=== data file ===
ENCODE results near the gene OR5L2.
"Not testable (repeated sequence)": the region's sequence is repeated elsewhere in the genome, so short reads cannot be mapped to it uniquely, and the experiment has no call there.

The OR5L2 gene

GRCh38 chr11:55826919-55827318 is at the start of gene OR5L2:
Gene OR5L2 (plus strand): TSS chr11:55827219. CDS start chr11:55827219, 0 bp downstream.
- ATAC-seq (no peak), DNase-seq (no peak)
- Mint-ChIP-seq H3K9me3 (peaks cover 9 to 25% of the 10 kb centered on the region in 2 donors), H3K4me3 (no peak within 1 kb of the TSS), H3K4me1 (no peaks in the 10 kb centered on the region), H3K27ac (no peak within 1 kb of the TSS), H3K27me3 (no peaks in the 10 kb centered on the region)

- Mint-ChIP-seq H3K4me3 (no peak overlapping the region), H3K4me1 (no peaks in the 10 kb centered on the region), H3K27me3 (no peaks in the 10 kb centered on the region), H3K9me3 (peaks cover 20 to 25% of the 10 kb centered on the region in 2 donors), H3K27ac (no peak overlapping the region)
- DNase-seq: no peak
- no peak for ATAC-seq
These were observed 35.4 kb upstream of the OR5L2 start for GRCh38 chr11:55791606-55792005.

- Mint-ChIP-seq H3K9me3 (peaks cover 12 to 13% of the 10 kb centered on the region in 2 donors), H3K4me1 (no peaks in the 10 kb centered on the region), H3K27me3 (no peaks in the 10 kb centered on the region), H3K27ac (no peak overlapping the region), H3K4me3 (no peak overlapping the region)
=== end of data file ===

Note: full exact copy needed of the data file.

ENCODE results near the gene OR5L2.
"Not testable (repeated sequence)": the region's sequence is repeated elsewhere in the genome, so short reads cannot be mapped to it uniquely, and the experiment has no call there.

The OR5L2 gene

GRCh38 chr11:55826919-55827318 is at the start of gene OR5L2:
Gene OR5L2 (plus strand): TSS chr11:55827219. CDS start chr11:55827219, 0 bp downstream.
- ATAC-seq (no peak), DNase-seq (no peak)
- Mint-ChIP-seq H3K9me3 (peaks cover 9 to 25% of the 10 kb centered on the region in 2 donors), H3K4me3 (no peak within 1 kb of the TSS), H3K4me1 (no peaks in the 10 kb centered on the region), H3K27ac (no peak within 1 kb of the TSS), H3K27me3 (no peaks in the 10 kb centered on the region)

- Mint-ChIP-seq H3K4me3 (no peak overlapping the region), H3K4me1 (no peaks in the 10 kb centered on the region), H3K27me3 (no peaks in the 10 kb centered on the region), H3K9me3 (peaks cover 20 to 25% of the 10 kb centered on the region in 2 donors), H3K27ac (no peak overlapping the region)
- DNase-seq: no peak
- no peak for ATAC-seq
These were observed 35.4 kb upstream of the OR5L2 start for GRCh38 chr11:55791606-55792005.

- Mint-ChIP-seq H3K9me3 (peaks cover 12 to 13% of the 10 kb centered on the region in 2 donors), H3K4me1 (no peaks in the 10 kb centered on the region), H3K27me3 (no peaks in the 10 kb centered on the region), H3K27ac (no peak overlapping the region), H3K4me3 (no peak overlapping the region)